Men and miscarriage: a systematic review and thematic synthesis

Research output: Contribution to journalReview article

Abstract

Miscarriage is common, affecting 1 in 5 pregnancies, but the psychosocial effects often go unrecognized and unsupported. The effects for men may be subject to unintentional neglect by healthcare practitioners, who typically focus on biological symptoms, confined to women. Therefore we set out to systematically review the evidence of lived experiences of male partners in high-income countries. Our search and thematic synthesis of the relevant literature identified 27 manuscripts reporting 22 studies with qualitative methods. The studies collected data from 241 male participants, and revealed the powerful effect of identities assumed and performed by men, or constructed for them in the context of miscarriage. We identified perceptions of female precedence, uncertain transition to parenthood, gendered coping responses, and ambiguous relations with healthcare practitioners. Men were often cast into roles that seemed secondary to others, with limited opportunities to articulate and address any emotions and uncertainties engendered by loss.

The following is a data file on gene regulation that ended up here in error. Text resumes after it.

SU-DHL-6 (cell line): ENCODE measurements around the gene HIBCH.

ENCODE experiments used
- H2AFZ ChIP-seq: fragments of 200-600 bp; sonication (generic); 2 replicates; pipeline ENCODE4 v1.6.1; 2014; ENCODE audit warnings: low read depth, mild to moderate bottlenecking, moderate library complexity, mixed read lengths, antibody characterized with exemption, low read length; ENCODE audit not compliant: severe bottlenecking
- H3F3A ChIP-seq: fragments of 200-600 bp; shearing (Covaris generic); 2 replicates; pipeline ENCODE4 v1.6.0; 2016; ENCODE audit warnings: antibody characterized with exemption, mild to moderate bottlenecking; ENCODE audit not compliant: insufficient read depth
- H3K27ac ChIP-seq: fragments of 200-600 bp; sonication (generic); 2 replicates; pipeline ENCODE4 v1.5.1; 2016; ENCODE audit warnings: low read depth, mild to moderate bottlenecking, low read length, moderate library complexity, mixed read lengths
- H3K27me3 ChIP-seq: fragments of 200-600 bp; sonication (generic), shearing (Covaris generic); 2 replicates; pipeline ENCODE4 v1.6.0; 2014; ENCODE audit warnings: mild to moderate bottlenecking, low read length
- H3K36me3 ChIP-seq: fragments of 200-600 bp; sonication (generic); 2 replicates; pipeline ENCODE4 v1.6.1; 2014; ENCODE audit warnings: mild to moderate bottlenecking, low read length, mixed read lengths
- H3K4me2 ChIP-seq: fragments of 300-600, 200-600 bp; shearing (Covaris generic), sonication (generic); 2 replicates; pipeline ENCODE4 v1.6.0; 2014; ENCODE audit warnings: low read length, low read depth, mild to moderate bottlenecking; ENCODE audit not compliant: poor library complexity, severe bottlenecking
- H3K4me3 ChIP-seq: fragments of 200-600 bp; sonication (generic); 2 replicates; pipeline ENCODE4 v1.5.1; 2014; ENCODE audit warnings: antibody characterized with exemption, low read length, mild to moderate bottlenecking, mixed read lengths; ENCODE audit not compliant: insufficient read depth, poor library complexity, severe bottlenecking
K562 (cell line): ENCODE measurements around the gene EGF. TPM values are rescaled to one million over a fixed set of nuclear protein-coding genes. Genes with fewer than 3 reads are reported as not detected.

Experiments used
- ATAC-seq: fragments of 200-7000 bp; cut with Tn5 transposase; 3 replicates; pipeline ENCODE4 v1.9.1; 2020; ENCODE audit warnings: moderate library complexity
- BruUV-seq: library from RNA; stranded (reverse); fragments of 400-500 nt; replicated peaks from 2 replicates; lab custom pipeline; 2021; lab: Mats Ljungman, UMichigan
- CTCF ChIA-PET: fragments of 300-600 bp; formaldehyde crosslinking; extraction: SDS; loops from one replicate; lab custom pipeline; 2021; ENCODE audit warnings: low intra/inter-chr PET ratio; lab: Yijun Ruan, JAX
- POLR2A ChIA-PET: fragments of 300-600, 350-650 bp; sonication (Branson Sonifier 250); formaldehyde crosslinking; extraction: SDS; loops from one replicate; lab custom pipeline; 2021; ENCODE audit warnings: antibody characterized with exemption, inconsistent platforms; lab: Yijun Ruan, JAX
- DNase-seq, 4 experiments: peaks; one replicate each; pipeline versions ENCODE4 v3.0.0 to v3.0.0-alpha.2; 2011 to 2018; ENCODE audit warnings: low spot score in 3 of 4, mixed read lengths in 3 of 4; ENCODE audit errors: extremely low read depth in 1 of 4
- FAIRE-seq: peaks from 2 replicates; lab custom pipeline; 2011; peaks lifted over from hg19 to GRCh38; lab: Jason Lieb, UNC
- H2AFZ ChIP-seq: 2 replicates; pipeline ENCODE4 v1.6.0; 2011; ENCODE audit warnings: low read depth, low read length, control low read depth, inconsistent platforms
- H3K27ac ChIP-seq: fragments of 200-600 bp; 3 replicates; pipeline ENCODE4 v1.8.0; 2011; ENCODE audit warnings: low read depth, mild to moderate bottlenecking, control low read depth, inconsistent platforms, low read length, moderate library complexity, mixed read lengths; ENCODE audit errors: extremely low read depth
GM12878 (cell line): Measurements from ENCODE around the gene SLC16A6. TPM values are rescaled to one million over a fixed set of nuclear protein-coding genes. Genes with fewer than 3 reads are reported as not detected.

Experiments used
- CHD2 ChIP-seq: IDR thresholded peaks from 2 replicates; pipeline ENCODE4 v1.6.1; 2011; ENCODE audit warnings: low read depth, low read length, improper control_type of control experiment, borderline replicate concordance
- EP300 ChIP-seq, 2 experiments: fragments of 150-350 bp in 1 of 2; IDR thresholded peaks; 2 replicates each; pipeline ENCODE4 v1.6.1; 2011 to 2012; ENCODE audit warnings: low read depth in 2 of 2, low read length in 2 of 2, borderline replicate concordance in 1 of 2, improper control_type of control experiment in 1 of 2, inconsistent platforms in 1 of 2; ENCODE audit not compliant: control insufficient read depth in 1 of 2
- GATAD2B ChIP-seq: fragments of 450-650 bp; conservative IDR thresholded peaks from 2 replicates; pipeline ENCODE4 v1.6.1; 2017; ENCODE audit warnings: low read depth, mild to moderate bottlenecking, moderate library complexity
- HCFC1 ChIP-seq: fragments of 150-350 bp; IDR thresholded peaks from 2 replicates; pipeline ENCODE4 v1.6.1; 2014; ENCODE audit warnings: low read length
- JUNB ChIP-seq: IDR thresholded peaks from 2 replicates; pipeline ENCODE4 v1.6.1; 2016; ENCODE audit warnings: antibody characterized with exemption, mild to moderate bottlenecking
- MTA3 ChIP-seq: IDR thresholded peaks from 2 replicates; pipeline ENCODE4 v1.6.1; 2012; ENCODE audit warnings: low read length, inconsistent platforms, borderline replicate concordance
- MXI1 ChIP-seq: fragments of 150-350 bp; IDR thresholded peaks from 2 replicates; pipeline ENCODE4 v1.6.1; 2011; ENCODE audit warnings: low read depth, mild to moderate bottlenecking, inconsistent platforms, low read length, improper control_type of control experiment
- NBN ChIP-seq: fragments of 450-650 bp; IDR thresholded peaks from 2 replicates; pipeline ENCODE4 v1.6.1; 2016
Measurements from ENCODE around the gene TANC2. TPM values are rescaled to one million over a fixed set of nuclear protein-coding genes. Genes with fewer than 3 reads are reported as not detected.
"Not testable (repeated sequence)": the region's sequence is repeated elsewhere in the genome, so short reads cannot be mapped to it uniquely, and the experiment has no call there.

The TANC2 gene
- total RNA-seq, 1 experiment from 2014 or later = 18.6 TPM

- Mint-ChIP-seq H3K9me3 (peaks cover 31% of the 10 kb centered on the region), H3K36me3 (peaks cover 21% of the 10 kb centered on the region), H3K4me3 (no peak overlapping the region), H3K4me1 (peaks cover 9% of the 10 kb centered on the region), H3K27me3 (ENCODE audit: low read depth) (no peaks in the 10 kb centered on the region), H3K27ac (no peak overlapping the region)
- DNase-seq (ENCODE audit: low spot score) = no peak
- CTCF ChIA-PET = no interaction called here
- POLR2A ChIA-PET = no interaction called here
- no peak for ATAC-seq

Details

Original languageEnglish
Pages (from-to)133-145
Number of pages13
JournalQualitative Health Research
Volume30
Issue number1
Early online date16 Sep 2019
Publication statusPublished - 1 Jan 2020

Keywords

  • bereavement, grief, quality of care, caregivers, caretaking, doctor-patient, nurse-patient, communication, fathers, fathering, families, masculinity, gender, lived experience, health, access to health care, pregnancy, reproduction, users' experiences, health care, psychology, psychological issues, qualitative, thematic synthesis, systematic review, high-income countires